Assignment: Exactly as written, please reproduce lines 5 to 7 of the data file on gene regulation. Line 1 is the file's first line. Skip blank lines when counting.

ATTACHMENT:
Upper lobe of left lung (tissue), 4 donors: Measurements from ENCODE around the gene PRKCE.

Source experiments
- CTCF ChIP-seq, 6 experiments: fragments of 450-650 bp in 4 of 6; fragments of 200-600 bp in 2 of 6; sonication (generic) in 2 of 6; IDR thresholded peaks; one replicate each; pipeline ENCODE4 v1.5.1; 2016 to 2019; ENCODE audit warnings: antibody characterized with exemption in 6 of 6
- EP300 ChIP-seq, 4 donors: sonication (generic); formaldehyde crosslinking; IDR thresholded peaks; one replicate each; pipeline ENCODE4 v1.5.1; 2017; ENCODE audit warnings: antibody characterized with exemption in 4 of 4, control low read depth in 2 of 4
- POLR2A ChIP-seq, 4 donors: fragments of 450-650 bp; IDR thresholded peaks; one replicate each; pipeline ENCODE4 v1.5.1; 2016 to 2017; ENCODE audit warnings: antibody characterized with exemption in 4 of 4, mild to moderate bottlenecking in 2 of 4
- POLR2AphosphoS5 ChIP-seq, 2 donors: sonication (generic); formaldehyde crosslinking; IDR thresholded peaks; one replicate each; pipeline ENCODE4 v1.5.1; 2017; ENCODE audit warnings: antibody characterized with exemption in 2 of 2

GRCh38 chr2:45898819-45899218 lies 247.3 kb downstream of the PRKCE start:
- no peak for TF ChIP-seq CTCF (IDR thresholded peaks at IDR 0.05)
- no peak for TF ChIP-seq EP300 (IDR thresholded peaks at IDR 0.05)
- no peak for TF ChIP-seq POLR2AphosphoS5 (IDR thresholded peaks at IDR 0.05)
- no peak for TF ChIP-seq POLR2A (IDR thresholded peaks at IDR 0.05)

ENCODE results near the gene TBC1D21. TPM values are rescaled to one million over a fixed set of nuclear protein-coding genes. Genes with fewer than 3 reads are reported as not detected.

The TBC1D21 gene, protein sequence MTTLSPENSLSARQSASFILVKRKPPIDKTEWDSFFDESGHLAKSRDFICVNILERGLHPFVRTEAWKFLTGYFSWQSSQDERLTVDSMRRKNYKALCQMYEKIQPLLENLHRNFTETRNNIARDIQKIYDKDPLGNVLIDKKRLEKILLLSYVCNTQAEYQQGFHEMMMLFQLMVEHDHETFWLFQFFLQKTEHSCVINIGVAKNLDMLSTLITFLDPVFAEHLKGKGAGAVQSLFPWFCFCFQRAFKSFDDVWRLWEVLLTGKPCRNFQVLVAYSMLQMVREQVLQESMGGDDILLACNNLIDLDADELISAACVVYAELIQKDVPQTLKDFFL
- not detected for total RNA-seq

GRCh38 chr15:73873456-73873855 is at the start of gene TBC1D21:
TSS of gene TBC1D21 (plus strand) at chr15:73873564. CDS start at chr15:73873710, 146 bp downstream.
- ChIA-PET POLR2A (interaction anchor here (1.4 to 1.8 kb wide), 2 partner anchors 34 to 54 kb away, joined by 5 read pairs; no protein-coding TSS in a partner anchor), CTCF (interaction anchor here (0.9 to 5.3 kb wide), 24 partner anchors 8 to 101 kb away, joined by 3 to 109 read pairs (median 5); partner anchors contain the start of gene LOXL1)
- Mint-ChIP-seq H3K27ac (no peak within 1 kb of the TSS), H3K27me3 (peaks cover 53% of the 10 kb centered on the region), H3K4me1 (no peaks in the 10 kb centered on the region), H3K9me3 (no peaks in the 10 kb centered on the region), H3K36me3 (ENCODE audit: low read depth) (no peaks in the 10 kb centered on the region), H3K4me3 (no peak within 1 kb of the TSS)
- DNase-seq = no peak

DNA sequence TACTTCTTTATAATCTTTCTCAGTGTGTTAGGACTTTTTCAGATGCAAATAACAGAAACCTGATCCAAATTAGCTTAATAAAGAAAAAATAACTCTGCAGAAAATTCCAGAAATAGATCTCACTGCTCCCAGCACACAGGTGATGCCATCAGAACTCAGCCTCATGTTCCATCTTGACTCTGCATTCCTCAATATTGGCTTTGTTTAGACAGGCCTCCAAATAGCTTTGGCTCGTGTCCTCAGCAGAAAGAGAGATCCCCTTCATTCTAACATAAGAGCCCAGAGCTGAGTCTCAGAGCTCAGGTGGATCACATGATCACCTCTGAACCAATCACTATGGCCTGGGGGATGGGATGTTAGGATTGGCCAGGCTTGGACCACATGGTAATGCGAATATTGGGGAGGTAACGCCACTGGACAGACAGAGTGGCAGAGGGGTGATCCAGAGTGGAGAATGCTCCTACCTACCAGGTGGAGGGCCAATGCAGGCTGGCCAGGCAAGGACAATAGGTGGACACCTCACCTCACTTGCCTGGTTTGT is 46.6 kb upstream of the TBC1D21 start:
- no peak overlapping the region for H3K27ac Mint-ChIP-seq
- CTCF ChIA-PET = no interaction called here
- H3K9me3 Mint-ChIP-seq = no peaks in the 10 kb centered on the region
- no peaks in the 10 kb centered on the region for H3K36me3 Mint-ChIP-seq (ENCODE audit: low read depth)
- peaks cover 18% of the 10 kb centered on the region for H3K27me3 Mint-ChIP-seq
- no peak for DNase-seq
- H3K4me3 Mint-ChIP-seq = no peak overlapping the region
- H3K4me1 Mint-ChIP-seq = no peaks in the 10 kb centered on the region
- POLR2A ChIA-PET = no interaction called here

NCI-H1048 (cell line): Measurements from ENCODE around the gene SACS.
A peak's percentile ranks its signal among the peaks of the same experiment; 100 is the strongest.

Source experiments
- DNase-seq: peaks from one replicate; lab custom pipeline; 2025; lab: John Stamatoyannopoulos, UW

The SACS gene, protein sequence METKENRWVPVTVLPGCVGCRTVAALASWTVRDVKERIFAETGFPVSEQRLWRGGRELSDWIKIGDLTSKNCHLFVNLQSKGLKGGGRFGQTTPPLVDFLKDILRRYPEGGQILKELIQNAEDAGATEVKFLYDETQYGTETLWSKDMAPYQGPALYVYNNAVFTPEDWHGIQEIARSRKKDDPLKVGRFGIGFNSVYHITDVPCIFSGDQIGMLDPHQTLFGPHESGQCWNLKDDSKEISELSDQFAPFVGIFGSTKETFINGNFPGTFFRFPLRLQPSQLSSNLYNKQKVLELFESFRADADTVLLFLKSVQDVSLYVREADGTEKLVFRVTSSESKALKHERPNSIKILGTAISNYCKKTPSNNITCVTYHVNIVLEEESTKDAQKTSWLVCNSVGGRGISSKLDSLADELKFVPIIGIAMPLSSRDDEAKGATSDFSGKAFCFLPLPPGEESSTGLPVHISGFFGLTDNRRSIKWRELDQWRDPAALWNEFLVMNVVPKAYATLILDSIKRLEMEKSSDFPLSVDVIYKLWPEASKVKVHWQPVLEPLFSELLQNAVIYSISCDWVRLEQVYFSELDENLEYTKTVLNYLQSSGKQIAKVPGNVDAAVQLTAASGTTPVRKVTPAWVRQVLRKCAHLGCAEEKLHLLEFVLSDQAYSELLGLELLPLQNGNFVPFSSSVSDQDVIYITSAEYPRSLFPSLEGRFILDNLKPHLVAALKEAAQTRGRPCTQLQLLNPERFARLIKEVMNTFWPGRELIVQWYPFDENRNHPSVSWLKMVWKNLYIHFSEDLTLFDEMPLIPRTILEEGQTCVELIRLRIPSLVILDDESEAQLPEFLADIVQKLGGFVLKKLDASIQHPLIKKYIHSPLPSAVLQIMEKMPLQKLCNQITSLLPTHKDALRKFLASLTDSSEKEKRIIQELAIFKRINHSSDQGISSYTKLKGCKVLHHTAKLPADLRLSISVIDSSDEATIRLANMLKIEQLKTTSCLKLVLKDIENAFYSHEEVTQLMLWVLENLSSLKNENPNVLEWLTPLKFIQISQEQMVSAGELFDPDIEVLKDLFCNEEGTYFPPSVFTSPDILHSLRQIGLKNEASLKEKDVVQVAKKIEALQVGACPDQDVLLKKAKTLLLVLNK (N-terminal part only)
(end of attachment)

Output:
- POLR2A ChIP-seq, 4 donors: fragments of 450-650 bp; IDR thresholded peaks; one replicate each; pipeline ENCODE4 v1.5.1; 2016 to 2017; ENCODE audit warnings: antibody characterized with exemption in 4 of 4, mild to moderate bottlenecking in 2 of 4
- POLR2AphosphoS5 ChIP-seq, 2 donors: sonication (generic); formaldehyde crosslinking; IDR thresholded peaks; one replicate each; pipeline ENCODE4 v1.5.1; 2017; ENCODE audit warnings: antibody characterized with exemption in 2 of 2

GRCh38 chr2:45898819-45899218 lies 247.3 kb downstream of the PRKCE start: